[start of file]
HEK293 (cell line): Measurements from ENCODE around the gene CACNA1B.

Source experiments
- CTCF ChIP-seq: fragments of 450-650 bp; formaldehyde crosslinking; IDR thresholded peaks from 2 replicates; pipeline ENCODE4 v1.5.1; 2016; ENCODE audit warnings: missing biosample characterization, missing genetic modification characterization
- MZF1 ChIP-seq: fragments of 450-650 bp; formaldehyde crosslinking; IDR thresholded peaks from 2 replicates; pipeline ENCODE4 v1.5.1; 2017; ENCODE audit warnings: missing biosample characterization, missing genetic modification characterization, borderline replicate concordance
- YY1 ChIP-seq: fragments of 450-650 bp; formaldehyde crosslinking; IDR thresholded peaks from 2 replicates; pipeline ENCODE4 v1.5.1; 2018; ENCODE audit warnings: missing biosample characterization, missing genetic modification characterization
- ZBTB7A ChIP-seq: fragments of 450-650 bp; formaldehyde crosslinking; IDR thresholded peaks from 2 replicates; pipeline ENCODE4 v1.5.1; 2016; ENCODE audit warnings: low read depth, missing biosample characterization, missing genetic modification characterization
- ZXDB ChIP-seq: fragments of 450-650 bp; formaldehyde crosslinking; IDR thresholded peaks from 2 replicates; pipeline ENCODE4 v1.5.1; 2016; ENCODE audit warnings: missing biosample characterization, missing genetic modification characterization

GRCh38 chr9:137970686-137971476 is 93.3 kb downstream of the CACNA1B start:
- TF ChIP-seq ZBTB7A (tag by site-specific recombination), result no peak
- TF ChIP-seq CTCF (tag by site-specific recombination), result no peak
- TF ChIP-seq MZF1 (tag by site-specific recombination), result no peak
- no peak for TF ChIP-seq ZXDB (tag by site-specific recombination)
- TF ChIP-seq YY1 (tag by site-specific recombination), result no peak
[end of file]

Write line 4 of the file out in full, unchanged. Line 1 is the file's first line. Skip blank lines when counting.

- MZF1 ChIP-seq: fragments of 450-650 bp; formaldehyde crosslinking; IDR thresholded peaks from 2 replicates; pipeline ENCODE4 v1.5.1; 2017; ENCODE audit warnings: missing biosample characterization, missing genetic modification characterization, borderline replicate concordance